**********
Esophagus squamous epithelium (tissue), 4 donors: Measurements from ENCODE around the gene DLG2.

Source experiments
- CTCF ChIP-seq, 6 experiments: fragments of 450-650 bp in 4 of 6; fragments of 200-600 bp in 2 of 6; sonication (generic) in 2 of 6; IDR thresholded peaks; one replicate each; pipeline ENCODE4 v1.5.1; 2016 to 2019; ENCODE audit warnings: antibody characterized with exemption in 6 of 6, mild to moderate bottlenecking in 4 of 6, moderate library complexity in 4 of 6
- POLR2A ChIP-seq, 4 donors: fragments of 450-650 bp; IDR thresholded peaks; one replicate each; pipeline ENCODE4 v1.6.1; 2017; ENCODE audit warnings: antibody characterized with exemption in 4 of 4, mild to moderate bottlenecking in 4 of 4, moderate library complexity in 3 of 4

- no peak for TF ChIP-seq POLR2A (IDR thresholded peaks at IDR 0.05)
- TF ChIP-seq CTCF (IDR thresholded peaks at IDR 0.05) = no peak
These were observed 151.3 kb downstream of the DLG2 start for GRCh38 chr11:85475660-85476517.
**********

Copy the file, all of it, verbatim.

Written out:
Esophagus squamous epithelium (tissue), 4 donors: Measurements from ENCODE around the gene DLG2.

Source experiments
- CTCF ChIP-seq, 6 experiments: fragments of 450-650 bp in 4 of 6; fragments of 200-600 bp in 2 of 6; sonication (generic) in 2 of 6; IDR thresholded peaks; one replicate each; pipeline ENCODE4 v1.5.1; 2016 to 2019; ENCODE audit warnings: antibody characterized with exemption in 6 of 6, mild to moderate bottlenecking in 4 of 6, moderate library complexity in 4 of 6
- POLR2A ChIP-seq, 4 donors: fragments of 450-650 bp; IDR thresholded peaks; one replicate each; pipeline ENCODE4 v1.6.1; 2017; ENCODE audit warnings: antibody characterized with exemption in 4 of 4, mild to moderate bottlenecking in 4 of 4, moderate library complexity in 3 of 4

- no peak for TF ChIP-seq POLR2A (IDR thresholded peaks at IDR 0.05)
- TF ChIP-seq CTCF (IDR thresholded peaks at IDR 0.05) = no peak
These were observed 151.3 kb downstream of the DLG2 start for GRCh38 chr11:85475660-85476517.